Technology has a long tradition as a factor in improving health care and promoting public health. However, the context has evolved considerably, especially under the influence of neoliberalism. Since the beginning of the 21st century, several phenomena have changed regarding the actors involved and the discourses conveyed. The first phenomenon relates to marketing devices and applications for measuring health indicators available to the general public. Specialised companies have started to enter the sector by offering products and services (analytics) to consumers, allowing the emergence of the “quantified self” phenomenon (Lupton, 2016). They have since been joined – and sometimes bought – by big tech companies, thus increasing the potential for collecting and analysing health data. Secondly, private companies and public services have, in turn, become interested in the “quantified self” philosophy from which they can benefit organisationally. They support individual responsibility through a gamification approach, for example, by proposing to use the IoT for occupational health or social security benefits. They use AI systems, mainly developed and managed by private companies. Manipulating people’s choices and health behaviours, devices operationalising the “quantified self” ideology have seen a steep rise (GlobalData, 2022) – particularly due to the recent pandemic – in previously little-considered areas, such as in occupational health or workplace safety programs. Both public and private actors propagate new narratives in the name of data for good.
In this context, the role of individuals regarding their health is multidimensional (Cardullo & Kitchin, 2019). They are invited to become actors empowered to take care of and be responsible for their health, but also in solidarity with society (König, 2017). Consumer empowerment is accompanied by extensive digital surveillance and control. States and public administration are also encouraged to develop the infrastructure conditions (data spaces, security principles) and to offer the legal framework for deploying such health management systems while ensuring their compliance with the fundamental rights of individuals. What are the political and organisational challenges of such a transformation of the health sector for traditional health actors and individuals? What are the legal and organisational consequences of such a health sector transformation for individuals, public health authorities, and public health services? What responses are or could be made by policymakers and public administrations in terms of legislation and organisation of health data governance?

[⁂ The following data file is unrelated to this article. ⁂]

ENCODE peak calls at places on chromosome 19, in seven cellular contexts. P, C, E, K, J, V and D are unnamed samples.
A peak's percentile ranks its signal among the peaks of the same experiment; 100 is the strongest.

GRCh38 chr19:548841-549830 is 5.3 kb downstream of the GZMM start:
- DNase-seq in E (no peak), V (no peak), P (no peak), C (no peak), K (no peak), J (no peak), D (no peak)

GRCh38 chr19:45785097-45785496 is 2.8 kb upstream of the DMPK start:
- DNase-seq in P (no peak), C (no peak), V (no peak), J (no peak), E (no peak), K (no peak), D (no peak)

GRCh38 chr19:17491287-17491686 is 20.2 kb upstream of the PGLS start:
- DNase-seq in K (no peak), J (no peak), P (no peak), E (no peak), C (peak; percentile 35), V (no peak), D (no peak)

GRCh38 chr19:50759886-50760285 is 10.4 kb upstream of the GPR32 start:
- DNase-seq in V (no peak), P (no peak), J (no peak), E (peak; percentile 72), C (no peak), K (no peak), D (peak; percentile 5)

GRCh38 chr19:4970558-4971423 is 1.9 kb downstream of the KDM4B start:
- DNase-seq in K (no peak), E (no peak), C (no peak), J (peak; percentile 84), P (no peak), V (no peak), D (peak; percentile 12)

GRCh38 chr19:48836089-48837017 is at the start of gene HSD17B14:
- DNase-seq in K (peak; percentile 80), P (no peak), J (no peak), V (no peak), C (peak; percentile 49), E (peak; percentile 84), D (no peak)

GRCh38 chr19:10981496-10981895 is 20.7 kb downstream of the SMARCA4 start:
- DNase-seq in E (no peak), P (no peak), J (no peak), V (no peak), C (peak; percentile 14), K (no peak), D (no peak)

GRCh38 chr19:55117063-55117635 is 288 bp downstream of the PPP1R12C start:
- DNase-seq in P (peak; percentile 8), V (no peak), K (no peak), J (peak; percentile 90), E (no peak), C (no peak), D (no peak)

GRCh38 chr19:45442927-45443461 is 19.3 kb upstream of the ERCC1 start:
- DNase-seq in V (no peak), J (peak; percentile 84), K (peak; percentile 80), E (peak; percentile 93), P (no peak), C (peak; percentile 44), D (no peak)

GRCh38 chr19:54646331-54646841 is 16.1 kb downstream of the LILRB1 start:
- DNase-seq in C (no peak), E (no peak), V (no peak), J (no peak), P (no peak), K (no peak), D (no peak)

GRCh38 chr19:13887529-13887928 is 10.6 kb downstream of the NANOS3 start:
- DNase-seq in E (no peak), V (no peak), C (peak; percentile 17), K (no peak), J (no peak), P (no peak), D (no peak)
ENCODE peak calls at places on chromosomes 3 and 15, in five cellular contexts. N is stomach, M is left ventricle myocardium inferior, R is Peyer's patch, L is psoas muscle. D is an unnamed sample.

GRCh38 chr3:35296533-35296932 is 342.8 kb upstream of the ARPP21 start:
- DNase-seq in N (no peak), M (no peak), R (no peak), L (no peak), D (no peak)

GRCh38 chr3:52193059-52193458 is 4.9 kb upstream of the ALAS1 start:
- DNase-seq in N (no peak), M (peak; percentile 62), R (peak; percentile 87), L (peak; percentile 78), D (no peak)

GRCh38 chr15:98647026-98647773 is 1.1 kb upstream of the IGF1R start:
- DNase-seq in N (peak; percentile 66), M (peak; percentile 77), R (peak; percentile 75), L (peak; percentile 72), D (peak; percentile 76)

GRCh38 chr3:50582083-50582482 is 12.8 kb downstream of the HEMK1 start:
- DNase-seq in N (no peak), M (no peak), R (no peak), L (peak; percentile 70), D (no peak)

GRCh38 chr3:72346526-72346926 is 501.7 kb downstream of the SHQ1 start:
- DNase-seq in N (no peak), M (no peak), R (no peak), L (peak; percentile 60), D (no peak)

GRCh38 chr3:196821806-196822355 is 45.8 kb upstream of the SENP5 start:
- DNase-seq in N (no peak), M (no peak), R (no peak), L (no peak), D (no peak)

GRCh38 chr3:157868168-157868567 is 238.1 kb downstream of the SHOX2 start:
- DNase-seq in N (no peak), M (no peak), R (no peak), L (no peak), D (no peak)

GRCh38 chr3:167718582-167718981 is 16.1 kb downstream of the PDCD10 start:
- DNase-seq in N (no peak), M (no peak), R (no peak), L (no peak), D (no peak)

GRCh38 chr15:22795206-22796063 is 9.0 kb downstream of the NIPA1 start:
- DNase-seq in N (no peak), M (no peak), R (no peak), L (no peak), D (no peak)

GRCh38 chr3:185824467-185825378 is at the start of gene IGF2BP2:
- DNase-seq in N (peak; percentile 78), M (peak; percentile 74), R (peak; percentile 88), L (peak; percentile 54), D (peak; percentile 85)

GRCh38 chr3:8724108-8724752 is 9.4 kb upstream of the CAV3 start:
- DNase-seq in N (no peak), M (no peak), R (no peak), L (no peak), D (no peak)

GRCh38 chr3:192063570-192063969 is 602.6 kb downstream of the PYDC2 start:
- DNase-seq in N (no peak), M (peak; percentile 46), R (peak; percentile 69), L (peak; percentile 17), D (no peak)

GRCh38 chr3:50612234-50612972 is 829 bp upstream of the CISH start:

This workshop aims to bring together researchers from different fields (law, information systems, computer science, political science, economics) working on public administration, health, and digitisation. We welcome abstracts on the following topics:
- Data ecosystem
- Digital (data) sovereignty
- Self-tracking tools and nudges
- Individual responsibility and the role of conditionality
- Individual self-determination and empowerment
- Digital solidarity
- Data altruism
- Health data governance
- Health data space
- Health Data
- Data ownership
- Individual- and population-level health data (sensitive, health, wellbeing)
- Digital intermediaries in the health sector
Submission & Eligibility
The deadline for the submission of abstracts is May 15 2023. The abstract should be up to 750 words and emailed to Messagerie.IDS@unine.ch (please put “Health data” in the subject line). It should articulate:
- the issue or research question to be discussed,
- the data or case study on which the article builds,
- the methodological or critical framework used,
- an indication of the expected findings or conclusions,
- five key references.
The following information must also be included in the abstract (in a single pdf document): A short biography (max. 200 words), the author’s name and affiliation, and the author’s contact details, including email address.
A decision on acceptance of the abstract will be communicated prior to the Conference. Authors of accepted abstracts will be requested to submit their draft papers (min. 3000 words).
Submission is open to all faculty members. Ph.D. candidates, post-docs, and junior faculty, meaning tenure-track faculty who obtained their Ph.D. less than seven years ago, are encouraged to submit.
Cardullo, P., & Kitchin, R. (2019). Smart urbanism and smart citizenship: The neoliberal logic of ‘citizen-focused’ smart cities in Europe. Environment and Planning C: Politics and Space, 37(5), 813-830. doi:10.1177/0263774×18806508
GlobalData. (2022). Global wearable technology market set to surpass $54 billion in 2023, forecasts GlobalData. Retrieved from https://www.globaldata.com/media/medical-devices/global-wearable-technology-market-set-to-surpass-54-billion-in-2023/
König, P. D. (2017). The place of conditionality and individual responsibility in a “data-driven economy”. Big Data & Society, 4(2), 2053951717742419. doi:10.1177/2053951717742419
Lupton, D. (2016). The Quantified Self: Wiley.